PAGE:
- (Photo: Light A Candle Films)
Director and Producer Tony Malanowski is hoping to give families a deeper understanding and appreciation of American history and reinforce Judeo-Christian values with his docudrama series "America: Her Stories, Her People" and its first volume, "The Battle of Bunker Hill."
Malanowski and his production company, Light A Candle Films, will be launching a campaign this Spring to get a DVD featuring his docudrama and other materials out to the public.
"Right now what we are doing is setting up a campaign for the spring where people would be able to buy a screening license for the film," said Malanowski to The Christian Post.
"They would be posters, downloads, study guides, a biblical discussion guide where you could have as big as you want an event screen show which be the hour long docudrama and the half hour historical perspective."
Malanowski, who directed and produced the docudrama on Bunker Hill, told CP that the DVD was part of his goal to give families a knowledge and interest in American history.
"One day I looked around and said 'you know, what isn't being made by the studios these days?' The answer to that would be traditional, pro-American value-based productions," said Malanowski. "The idea is to get everyone together to appreciate American history, reinforce the Judeo-Christian values that the country was founded on."
The Battle of Bunker Hill
Mostly fought on nearby Breed's Hill, the Battle of Bunker Hill was considered important for although it would result in a British victory the colonial rebels inflicted over a thousand casualties on their red-coated opponents.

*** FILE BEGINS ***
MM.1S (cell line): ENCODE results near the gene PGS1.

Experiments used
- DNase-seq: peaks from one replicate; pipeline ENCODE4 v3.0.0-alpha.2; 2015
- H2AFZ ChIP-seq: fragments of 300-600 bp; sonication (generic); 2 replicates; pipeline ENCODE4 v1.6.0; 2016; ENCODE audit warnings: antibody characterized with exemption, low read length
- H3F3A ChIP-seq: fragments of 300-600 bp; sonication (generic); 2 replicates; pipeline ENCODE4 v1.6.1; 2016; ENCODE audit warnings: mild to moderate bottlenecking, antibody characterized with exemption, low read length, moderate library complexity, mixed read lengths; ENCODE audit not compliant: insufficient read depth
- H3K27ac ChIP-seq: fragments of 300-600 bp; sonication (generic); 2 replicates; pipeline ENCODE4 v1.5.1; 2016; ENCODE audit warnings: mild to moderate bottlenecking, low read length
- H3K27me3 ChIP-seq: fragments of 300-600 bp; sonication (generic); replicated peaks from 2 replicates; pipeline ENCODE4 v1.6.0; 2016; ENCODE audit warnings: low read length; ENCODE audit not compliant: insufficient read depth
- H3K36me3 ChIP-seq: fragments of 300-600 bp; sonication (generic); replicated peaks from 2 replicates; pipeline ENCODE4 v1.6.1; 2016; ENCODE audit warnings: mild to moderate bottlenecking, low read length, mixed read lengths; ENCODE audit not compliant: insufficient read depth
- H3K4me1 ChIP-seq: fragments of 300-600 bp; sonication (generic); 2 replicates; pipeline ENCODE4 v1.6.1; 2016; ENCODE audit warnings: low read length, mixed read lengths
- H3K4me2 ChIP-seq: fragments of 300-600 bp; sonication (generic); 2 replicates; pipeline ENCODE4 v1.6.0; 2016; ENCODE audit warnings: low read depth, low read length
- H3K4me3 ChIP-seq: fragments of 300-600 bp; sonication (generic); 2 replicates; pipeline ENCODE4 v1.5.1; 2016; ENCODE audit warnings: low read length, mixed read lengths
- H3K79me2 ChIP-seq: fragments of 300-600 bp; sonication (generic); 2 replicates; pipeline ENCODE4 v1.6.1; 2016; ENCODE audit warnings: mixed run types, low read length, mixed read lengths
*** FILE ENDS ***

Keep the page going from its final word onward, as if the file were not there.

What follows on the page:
The battle is also famous for the quote many have attributed to Colonel William Prescott, commander of the colonial forces: "Don't fire until you see the whites of their eyes!"
Malanowski explained to CP that he chose to focus on Bunker Hill rather than earlier engagements because this was the first major battle whereas engagements like Lexington and Concord were comparatively smaller.
"Well we wanted to start the series with the first major battle of the Revolutionary War," said Malanowski. "I figured that would be a good one."
Family and Race
The docudrama focuses on two families, the Morgans who are white and the Hudsons who are black. William Morgan (played by Mark Redfield) and his son Jeremiah (played by Christopher Hampson) fight the British alongside Joshua Hudson (played by Michael Mack) and his son Luke (played by Brandon Thompson).
Regarding the interracial cooperation depicted among the colonials at Bunker Hill, Malanowski told CP that good race relations were present in parts of the Thirteen Colonies.
"In the North this was definitely the case," said Malanowski, who noted that port cities in New England had brought many different racial groups together for commerce and shipping.
"In my research I was surprised to find out that 25 percent of the men who fought at Bunker Hill on the colonial side were black and they were both slave and free men."
Though not all was well of course, as colonies like South Carolina refused to allow blacks to serve in the militia and slavery was still present throughout British North America.
"There was still slavery," said Malanowski, adding that "George Washington at one point didn't allow blacks to serve" and did not change his mind until he saw the British getting many recruits by promising freedom to slaves who serve.
After "The Battle of Bunker Hill," Malanowski said he will likely pursue additional episodes on other historical battles and times in U.S. history.